There is in hypergamy a constraint on the number of husbands available to women above the lowest caste levels (assuming a population triangle that gets narrower as incomes and status rise). This is exacerbated by other selection restrictions, such as village and lineage exogamy (marrying outside the community and relatives) and by the decreasing fertility of the upper classes. There are thus fewer higher status men for women to marry, resulting in increased competition for suitable mates for women (we thus have the situation in Indian hypergamy whereby both males and females are rare, males by status and females by numbers!). With increased competition for higher status males, the currency becomes the dowry, and here classical economics does prevail, since dowries are rising. A generous dowry forms a kinship bond with the husband’s family and insures the daughter’s wellbeing (absent abuse from the groom or his family if continuing dowry payments are not made—a not minor point). Young couples also see a generous dowry as a means of enjoying materialistic affluence in an increasingly affluent society. The flow of resources to the groom’s family often continues over the life of the girl’s parents. Women, as well as men, are invested in the dowry system, even though two-thirds of women in one Indian state voiced disapproval of it to pollsters. Despite this, modernization and self-interest appear to be leading to more support of the dowry system, not less. Status, kinship and reproductive strategies all unite in India to perpetuate the system.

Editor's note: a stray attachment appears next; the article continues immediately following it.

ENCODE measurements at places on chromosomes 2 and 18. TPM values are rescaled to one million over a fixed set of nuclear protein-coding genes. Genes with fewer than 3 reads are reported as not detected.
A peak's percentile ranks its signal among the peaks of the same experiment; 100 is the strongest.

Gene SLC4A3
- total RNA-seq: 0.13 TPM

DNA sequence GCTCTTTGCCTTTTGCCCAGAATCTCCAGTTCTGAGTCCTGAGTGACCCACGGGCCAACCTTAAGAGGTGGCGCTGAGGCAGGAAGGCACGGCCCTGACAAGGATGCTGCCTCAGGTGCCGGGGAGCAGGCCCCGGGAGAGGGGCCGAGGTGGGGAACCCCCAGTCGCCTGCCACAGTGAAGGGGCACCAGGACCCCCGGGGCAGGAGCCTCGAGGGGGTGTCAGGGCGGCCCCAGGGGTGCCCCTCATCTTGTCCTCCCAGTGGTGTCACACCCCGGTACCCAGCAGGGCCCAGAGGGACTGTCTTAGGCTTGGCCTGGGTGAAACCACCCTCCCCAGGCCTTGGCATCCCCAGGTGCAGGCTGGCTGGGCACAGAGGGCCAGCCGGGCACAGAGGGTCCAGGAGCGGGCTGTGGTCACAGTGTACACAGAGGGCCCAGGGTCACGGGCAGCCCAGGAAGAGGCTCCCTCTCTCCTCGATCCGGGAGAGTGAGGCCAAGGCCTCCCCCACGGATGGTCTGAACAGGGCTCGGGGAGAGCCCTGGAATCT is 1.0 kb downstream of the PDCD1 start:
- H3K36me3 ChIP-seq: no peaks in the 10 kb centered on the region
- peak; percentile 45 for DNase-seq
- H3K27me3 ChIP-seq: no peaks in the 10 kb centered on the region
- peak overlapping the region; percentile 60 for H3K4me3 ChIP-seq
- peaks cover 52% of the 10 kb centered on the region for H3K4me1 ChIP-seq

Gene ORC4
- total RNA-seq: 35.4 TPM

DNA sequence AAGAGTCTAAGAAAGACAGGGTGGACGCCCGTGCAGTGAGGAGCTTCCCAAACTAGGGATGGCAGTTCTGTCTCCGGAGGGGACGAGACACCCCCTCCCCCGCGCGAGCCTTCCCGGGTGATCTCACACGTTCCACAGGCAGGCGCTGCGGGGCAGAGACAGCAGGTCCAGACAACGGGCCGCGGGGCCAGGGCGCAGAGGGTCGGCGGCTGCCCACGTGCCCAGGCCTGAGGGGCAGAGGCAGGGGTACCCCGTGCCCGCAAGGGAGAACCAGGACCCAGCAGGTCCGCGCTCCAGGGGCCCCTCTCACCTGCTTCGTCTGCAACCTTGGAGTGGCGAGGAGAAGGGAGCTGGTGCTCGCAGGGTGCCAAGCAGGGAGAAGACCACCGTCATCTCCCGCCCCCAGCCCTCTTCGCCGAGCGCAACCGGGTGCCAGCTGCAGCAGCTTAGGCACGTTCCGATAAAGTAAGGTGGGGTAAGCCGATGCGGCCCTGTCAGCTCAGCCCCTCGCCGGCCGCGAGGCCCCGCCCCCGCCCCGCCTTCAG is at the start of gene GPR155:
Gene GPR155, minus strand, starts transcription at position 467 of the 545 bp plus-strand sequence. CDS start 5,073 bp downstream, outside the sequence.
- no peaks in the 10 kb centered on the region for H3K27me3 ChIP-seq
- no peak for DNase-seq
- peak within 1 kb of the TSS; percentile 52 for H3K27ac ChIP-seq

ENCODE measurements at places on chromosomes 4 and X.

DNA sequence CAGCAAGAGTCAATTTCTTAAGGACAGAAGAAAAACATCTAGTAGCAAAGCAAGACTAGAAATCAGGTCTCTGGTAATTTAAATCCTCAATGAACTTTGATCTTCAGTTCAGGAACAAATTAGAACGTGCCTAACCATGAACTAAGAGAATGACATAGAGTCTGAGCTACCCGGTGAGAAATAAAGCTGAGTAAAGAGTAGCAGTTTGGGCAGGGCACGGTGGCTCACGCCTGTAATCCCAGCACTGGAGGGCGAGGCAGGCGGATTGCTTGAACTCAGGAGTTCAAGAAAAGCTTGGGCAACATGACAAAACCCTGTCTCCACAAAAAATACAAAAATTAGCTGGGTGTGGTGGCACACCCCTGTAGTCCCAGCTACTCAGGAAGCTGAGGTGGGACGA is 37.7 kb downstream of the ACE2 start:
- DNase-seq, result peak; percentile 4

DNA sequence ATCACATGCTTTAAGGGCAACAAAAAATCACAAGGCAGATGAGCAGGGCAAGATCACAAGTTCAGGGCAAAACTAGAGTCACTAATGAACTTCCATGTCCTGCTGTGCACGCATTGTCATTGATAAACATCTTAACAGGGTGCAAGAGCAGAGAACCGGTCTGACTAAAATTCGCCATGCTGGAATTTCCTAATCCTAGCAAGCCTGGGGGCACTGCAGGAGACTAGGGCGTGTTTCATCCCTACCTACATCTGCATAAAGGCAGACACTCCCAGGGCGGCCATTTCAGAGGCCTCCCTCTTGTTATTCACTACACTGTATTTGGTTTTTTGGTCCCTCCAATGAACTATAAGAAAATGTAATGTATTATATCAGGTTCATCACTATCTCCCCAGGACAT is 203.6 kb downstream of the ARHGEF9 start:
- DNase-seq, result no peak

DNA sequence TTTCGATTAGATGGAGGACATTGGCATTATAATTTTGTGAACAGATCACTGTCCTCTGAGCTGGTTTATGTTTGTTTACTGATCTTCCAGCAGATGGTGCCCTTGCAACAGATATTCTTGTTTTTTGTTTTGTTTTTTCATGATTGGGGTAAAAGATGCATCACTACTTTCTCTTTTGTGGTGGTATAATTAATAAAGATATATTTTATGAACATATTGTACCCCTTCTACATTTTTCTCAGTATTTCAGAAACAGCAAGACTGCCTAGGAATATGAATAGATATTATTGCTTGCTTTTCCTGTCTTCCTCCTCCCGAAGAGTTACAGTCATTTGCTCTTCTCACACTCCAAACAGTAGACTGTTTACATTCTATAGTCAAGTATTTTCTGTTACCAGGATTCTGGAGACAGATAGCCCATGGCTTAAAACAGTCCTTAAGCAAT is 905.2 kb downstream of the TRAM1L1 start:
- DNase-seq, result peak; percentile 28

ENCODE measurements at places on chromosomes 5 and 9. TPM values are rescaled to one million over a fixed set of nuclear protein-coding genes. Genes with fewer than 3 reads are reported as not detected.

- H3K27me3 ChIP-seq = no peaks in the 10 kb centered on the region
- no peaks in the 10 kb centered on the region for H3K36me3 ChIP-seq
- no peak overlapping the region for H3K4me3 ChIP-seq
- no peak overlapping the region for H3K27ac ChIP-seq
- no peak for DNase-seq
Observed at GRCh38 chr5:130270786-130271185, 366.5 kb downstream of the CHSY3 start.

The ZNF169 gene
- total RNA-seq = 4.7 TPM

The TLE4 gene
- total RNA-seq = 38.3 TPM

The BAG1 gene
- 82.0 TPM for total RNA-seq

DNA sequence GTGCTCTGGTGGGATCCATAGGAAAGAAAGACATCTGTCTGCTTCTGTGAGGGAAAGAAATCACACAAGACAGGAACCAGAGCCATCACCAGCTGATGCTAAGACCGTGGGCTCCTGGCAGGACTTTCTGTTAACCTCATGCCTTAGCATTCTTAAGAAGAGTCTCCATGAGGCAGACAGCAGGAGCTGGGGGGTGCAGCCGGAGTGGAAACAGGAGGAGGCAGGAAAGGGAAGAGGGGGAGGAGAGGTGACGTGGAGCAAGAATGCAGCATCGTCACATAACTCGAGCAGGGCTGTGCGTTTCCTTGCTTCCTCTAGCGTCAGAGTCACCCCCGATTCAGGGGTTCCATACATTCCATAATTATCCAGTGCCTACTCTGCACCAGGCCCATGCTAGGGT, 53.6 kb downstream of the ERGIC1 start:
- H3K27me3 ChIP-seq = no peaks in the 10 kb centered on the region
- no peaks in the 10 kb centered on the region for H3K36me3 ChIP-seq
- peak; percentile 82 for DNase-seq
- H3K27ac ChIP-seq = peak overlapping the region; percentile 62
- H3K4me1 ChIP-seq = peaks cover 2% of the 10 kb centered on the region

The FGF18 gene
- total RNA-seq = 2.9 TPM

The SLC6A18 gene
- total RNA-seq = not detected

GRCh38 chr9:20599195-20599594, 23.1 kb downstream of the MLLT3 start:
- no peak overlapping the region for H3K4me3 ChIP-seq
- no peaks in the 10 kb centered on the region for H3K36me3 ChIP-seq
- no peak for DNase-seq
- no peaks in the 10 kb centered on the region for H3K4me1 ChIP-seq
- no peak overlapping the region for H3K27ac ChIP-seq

Is this system immutable? In Korea, which has a dowry system, the sex ratio at birth has declined sharply to almost normal from 116.5 in 1990 to about 107 in 2010 (Korea measures the sex ratio by the number of males born per 100 females). Some commentators credit a strict government campaign against sex-selection abortion that resulted in high profile indictments and stripping of medical licenses, combined with a government moral and religious campaign against the practice. At least one commentator, John R. Lott. Jr., dismissed the government campaign to value girls as being decisive and instead noted that with fewer girls and increased economic opportunities for those girls, men were forced to compete for them in marriage and, hence, girls became more valuable.

Two questions remain: why hasn’t this happened in India and why is there still a dowry system in Korea where the bride’s family pays the groom’s? Will demographics solve the devaluation-of-girls problem in India? As girls become scarcer will they eventually become more valuable, reversing centuries of history, culture and biology? Will a new mating system evolve as education and economic opportunities increase for women and girls? Perhaps economics takes time, as do changes in cultural mores. India is not Korea, and hopefully it will find a way to value its girls.